Paint weighs in again as a solution for affordable updating.  Glue down any wallpaper edges that have curled up.  A couple of drops of Elmer’s School Glue will do the trick.  Declutter kitchen and bathroom countertops.  Utilize decorative storage options such as baskets to less the mess.  Consider new cabinet and drawer hardware for a quick and affordable update.


Size and space matters! Pay close attention to closets and cabinets.  Edit clutter from all closets.  A small closet will appear bigger if it is well organized.

It’s all in the presentation!

Select a cabinet and a drawer in the kitchen and bathrooms to organize and leave open.  Most interested buyers will open them anyway, so why not have them organized, opened and ready for inspection.

slettvoll Slettvoll

Promote an inviting and comfortable effect by turning on the lights.  Turn on the lights in each room including table and/or floor lamp(s).

Open window blinds/raise window shades.

Make sure to set the thermostat to a comfortable company’s coming setting.  It’s hard to focus on the business at hand when the temperature in the house is either too hot or too cold.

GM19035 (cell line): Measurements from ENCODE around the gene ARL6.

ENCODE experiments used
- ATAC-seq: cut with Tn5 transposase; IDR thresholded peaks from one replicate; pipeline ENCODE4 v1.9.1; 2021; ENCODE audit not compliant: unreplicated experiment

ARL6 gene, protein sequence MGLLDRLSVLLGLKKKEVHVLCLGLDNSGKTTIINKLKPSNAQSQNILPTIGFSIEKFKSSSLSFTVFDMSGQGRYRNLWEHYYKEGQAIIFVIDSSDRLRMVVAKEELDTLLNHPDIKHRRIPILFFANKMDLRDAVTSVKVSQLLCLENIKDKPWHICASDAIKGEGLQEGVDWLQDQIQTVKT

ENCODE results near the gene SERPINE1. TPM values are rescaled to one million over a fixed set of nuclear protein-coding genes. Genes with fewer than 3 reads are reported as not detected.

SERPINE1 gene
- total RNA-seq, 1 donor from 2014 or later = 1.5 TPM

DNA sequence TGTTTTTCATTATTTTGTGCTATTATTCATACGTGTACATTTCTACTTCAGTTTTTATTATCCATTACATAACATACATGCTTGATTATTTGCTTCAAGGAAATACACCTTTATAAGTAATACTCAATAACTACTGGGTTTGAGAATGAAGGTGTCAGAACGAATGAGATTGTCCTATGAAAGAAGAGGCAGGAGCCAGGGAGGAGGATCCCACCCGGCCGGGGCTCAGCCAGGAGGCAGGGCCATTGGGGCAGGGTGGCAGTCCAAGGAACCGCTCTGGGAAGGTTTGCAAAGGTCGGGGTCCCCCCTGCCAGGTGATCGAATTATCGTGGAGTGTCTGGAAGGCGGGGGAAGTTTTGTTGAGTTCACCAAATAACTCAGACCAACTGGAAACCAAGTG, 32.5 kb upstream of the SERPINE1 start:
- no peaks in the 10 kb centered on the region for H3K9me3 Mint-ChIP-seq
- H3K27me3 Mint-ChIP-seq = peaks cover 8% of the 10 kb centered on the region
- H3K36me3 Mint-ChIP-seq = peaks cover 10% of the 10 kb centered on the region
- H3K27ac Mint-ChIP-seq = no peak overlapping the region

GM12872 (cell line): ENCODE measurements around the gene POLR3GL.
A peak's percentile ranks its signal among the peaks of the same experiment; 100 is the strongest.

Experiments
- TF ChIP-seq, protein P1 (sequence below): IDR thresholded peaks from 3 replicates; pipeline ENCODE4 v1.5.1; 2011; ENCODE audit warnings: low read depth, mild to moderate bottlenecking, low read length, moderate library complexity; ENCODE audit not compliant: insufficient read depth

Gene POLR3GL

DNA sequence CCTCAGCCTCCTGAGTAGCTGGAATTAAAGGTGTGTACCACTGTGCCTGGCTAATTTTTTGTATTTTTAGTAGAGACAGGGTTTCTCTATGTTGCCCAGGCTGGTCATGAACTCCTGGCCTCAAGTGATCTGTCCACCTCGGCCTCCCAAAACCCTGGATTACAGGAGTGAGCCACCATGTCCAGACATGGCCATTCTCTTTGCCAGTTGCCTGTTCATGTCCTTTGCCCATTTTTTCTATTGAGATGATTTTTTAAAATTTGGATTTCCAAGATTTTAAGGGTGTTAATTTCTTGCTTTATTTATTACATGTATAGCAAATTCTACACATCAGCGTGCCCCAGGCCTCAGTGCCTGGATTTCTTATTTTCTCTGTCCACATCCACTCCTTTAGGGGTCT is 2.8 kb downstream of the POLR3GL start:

Empty all trash cans.

Make the entire house smell so good with the inviting and delicious scent of vanilla.  Pure vanilla extract is not an overpowering scent, and makes the house smell so nice.  Preheat oven to 250 degrees.  Pour ½ cup of vanilla extract into an oven proof baking dish and place in oven for 30 minutes.  

pure vanillaPure Vanilla Extract from King Arthur Flour

These tips for showing your home offer sound and selling advice. Take the time to set the stage and offer potential buyers a visual of style.  Minimal effort and money on this side of the listing can make a huge difference on the other side of sold.